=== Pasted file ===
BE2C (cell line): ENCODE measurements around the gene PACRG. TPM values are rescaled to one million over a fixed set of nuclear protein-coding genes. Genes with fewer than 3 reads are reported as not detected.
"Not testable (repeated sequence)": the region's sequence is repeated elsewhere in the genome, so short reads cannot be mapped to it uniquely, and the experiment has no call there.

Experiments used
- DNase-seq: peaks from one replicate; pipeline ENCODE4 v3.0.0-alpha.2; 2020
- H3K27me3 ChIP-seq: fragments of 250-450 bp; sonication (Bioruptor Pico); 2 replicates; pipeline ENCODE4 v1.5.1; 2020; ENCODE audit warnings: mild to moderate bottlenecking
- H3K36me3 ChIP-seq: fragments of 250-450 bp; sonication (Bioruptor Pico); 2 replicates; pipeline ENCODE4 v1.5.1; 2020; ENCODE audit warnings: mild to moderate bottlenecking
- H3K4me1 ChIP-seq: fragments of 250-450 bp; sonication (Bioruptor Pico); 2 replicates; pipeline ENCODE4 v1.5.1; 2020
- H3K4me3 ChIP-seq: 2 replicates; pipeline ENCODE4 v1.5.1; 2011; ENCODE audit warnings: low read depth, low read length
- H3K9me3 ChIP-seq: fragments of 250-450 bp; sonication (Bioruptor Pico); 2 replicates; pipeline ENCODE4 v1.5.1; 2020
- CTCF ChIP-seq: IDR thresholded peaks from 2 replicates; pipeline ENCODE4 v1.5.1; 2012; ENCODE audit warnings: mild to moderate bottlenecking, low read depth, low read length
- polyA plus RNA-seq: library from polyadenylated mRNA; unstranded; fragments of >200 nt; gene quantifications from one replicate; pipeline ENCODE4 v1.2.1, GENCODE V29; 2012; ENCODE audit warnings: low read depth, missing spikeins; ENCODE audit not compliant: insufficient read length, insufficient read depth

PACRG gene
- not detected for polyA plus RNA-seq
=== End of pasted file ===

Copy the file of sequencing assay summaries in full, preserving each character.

BE2C (cell line): ENCODE measurements around the gene PACRG. TPM values are rescaled to one million over a fixed set of nuclear protein-coding genes. Genes with fewer than 3 reads are reported as not detected.
"Not testable (repeated sequence)": the region's sequence is repeated elsewhere in the genome, so short reads cannot be mapped to it uniquely, and the experiment has no call there.

Experiments used
- DNase-seq: peaks from one replicate; pipeline ENCODE4 v3.0.0-alpha.2; 2020
- H3K27me3 ChIP-seq: fragments of 250-450 bp; sonication (Bioruptor Pico); 2 replicates; pipeline ENCODE4 v1.5.1; 2020; ENCODE audit warnings: mild to moderate bottlenecking
- H3K36me3 ChIP-seq: fragments of 250-450 bp; sonication (Bioruptor Pico); 2 replicates; pipeline ENCODE4 v1.5.1; 2020; ENCODE audit warnings: mild to moderate bottlenecking
- H3K4me1 ChIP-seq: fragments of 250-450 bp; sonication (Bioruptor Pico); 2 replicates; pipeline ENCODE4 v1.5.1; 2020
- H3K4me3 ChIP-seq: 2 replicates; pipeline ENCODE4 v1.5.1; 2011; ENCODE audit warnings: low read depth, low read length
- H3K9me3 ChIP-seq: fragments of 250-450 bp; sonication (Bioruptor Pico); 2 replicates; pipeline ENCODE4 v1.5.1; 2020
- CTCF ChIP-seq: IDR thresholded peaks from 2 replicates; pipeline ENCODE4 v1.5.1; 2012; ENCODE audit warnings: mild to moderate bottlenecking, low read depth, low read length
- polyA plus RNA-seq: library from polyadenylated mRNA; unstranded; fragments of >200 nt; gene quantifications from one replicate; pipeline ENCODE4 v1.2.1, GENCODE V29; 2012; ENCODE audit warnings: low read depth, missing spikeins; ENCODE audit not compliant: insufficient read length, insufficient read depth

PACRG gene
- not detected for polyA plus RNA-seq